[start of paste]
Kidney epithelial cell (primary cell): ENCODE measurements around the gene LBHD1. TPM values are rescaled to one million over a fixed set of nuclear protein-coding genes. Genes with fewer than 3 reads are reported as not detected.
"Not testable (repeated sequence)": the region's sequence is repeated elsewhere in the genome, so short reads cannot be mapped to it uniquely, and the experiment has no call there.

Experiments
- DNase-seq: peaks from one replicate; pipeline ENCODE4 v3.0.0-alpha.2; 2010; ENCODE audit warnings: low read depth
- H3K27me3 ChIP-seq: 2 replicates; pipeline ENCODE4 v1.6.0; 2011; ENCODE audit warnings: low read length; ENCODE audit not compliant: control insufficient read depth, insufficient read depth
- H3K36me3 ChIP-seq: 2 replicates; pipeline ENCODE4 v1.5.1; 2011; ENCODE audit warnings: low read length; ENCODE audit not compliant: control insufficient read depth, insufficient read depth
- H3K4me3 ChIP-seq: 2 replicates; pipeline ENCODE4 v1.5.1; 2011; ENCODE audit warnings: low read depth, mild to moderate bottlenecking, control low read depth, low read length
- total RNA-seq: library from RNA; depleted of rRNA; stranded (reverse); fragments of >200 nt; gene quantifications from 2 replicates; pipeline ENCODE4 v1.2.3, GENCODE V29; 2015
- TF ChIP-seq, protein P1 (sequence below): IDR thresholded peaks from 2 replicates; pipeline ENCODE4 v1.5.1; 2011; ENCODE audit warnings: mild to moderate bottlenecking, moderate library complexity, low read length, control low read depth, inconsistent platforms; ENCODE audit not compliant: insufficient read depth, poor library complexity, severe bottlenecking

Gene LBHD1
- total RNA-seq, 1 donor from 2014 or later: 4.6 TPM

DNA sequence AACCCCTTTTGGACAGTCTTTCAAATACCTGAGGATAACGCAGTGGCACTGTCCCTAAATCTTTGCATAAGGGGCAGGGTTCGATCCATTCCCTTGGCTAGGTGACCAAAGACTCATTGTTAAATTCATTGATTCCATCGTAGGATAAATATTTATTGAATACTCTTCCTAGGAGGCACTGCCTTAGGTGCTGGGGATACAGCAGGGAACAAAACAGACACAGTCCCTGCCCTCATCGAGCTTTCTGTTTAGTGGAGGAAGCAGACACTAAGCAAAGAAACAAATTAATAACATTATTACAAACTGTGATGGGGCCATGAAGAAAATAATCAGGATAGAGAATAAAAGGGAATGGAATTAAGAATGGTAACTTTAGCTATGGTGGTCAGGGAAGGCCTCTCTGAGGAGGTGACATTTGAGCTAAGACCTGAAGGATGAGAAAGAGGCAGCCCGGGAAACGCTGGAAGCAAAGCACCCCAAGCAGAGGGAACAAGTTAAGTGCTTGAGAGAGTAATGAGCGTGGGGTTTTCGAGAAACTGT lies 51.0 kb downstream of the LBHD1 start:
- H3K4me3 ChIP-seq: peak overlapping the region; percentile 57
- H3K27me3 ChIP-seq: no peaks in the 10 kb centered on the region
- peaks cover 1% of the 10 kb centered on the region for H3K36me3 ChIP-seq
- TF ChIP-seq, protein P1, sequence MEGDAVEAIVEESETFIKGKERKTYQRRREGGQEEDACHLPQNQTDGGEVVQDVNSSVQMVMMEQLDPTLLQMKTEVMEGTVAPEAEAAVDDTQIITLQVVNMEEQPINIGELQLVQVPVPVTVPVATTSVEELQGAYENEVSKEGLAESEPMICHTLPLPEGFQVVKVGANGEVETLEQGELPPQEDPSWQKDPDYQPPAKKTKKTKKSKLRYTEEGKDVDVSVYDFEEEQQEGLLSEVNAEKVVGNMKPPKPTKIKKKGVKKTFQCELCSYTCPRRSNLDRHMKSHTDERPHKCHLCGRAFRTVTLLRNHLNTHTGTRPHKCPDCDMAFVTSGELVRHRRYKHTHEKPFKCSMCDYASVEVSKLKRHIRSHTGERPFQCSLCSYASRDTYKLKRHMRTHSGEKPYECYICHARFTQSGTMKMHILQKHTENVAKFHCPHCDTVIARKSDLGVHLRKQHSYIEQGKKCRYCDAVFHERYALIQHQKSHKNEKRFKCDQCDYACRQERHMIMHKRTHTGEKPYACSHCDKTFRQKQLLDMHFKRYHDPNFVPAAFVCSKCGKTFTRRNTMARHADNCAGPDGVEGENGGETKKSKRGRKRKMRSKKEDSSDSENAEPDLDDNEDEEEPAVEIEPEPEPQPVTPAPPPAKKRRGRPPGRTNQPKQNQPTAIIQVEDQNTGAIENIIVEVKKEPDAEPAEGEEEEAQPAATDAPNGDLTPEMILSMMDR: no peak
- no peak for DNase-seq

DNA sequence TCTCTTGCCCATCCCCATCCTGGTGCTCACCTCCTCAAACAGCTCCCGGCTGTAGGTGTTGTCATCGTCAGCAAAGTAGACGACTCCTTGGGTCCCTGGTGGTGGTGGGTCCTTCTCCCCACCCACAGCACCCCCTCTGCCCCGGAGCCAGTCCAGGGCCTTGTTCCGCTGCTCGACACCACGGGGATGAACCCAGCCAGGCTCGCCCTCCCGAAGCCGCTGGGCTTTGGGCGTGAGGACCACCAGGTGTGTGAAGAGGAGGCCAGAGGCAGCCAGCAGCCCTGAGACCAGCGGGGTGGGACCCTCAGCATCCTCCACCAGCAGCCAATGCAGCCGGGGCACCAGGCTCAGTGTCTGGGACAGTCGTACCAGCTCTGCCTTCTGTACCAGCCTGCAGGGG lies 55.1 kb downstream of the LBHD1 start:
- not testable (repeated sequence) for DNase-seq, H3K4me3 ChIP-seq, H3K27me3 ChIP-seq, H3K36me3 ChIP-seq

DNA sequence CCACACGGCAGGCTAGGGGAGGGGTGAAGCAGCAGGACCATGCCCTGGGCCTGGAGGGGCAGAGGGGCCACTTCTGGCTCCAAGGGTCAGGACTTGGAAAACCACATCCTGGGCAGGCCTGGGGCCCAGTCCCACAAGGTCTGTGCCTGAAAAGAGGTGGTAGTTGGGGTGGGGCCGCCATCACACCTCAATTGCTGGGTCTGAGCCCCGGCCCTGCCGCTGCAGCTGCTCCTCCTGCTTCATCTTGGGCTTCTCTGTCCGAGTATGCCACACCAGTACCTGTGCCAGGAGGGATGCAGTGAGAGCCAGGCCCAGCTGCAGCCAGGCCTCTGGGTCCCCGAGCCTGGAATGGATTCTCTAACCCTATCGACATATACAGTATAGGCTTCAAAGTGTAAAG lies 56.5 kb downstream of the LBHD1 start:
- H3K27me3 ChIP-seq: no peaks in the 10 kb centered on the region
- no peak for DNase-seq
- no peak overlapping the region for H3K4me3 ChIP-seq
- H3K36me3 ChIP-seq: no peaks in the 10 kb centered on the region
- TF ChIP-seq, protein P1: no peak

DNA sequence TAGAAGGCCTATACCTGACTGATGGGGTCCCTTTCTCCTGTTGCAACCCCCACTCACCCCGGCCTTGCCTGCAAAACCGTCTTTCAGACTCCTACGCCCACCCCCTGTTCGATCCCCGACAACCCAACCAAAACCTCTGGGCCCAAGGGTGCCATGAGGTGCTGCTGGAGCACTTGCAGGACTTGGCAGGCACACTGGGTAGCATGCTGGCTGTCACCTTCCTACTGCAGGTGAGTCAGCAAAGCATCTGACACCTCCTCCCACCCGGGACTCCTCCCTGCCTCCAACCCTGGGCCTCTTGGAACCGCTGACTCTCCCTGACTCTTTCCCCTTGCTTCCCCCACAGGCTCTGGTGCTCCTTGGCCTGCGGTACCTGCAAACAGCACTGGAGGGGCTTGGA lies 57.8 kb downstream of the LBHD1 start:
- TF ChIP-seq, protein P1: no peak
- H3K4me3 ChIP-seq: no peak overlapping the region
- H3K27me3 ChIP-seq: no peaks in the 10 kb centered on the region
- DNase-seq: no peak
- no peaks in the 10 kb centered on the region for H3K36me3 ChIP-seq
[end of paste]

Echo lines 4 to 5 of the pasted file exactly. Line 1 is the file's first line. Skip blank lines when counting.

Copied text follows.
- DNase-seq: peaks from one replicate; pipeline ENCODE4 v3.0.0-alpha.2; 2010; ENCODE audit warnings: low read depth
- H3K27me3 ChIP-seq: 2 replicates; pipeline ENCODE4 v1.6.0; 2011; ENCODE audit warnings: low read length; ENCODE audit not compliant: control insufficient read depth, insufficient read depth